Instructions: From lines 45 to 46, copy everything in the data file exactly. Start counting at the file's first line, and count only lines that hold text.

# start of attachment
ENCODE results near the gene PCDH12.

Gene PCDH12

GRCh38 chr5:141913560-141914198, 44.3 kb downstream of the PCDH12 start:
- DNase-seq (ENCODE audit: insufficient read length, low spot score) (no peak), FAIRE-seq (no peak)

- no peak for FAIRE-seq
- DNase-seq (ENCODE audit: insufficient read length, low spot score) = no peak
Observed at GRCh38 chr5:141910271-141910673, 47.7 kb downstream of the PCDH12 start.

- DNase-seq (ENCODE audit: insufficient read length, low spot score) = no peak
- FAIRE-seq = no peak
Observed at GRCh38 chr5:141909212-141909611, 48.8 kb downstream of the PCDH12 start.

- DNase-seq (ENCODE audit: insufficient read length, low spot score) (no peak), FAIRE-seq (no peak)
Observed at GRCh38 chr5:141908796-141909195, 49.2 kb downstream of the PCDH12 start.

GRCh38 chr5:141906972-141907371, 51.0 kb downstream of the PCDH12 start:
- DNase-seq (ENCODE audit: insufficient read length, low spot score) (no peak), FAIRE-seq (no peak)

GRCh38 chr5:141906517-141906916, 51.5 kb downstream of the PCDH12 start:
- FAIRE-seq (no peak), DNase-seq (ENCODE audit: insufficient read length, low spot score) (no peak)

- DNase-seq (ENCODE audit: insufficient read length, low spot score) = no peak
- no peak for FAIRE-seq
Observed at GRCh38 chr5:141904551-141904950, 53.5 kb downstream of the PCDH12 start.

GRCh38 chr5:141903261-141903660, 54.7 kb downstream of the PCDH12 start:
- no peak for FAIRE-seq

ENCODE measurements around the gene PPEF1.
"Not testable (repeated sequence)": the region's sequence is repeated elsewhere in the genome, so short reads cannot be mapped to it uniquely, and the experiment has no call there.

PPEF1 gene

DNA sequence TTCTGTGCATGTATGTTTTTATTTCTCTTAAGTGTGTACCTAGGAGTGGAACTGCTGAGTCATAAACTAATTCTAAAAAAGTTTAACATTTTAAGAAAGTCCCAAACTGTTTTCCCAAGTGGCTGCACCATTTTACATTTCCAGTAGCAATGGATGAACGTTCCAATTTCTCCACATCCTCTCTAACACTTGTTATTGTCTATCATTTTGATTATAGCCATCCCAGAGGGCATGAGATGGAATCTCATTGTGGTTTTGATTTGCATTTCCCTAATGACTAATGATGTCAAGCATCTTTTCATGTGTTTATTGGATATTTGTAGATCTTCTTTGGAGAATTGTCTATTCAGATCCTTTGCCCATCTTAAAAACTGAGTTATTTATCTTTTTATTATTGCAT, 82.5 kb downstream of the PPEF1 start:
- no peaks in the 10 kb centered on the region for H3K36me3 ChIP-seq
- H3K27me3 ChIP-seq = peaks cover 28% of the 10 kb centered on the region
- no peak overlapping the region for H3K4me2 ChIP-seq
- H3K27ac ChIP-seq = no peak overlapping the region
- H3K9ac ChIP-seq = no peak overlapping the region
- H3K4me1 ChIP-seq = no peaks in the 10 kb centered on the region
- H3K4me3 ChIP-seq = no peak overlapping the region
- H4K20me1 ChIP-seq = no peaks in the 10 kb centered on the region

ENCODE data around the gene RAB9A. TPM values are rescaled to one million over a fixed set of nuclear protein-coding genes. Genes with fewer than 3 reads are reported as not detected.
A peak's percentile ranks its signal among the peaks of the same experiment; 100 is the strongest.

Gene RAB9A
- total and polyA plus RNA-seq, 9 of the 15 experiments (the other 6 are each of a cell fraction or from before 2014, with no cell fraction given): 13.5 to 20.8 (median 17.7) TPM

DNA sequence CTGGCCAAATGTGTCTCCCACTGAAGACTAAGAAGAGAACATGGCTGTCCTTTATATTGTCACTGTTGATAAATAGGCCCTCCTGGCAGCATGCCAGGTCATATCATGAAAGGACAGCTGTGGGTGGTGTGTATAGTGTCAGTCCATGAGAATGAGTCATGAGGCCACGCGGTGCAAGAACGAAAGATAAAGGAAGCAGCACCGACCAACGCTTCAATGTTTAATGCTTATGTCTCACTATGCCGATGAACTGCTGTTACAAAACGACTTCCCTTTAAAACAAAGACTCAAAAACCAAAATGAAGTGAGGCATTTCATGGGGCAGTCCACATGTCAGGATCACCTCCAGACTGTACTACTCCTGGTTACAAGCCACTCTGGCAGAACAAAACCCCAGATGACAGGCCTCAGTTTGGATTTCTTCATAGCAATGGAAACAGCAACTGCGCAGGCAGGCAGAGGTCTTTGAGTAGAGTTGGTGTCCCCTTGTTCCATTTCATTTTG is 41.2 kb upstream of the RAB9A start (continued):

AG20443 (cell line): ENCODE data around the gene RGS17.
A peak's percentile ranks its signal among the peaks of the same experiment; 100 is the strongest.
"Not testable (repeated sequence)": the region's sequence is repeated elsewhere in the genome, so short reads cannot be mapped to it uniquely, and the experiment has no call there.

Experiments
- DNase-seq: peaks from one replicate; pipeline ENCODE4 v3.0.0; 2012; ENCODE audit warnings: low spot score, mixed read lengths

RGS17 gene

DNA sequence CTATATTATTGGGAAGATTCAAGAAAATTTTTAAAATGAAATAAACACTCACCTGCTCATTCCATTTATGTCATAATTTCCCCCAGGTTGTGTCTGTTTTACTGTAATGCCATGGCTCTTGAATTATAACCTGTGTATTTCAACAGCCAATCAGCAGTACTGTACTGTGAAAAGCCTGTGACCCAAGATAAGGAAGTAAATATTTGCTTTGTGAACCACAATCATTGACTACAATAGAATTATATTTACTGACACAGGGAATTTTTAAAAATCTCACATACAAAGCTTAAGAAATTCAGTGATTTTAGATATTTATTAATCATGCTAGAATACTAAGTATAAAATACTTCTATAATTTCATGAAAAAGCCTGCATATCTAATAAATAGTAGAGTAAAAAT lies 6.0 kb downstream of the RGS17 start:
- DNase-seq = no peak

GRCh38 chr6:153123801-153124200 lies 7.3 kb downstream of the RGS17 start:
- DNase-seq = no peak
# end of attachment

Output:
DNA sequence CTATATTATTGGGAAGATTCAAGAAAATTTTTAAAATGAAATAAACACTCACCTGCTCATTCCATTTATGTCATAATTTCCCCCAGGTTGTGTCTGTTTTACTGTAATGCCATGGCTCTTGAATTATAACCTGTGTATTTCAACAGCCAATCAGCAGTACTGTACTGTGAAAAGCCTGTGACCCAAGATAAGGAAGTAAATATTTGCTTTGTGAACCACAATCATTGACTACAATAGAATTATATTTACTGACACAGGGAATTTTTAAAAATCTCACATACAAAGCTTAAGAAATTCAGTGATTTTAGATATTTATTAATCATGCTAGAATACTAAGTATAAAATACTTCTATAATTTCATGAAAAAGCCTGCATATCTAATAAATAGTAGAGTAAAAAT lies 6.0 kb downstream of the RGS17 start:
- DNase-seq = no peak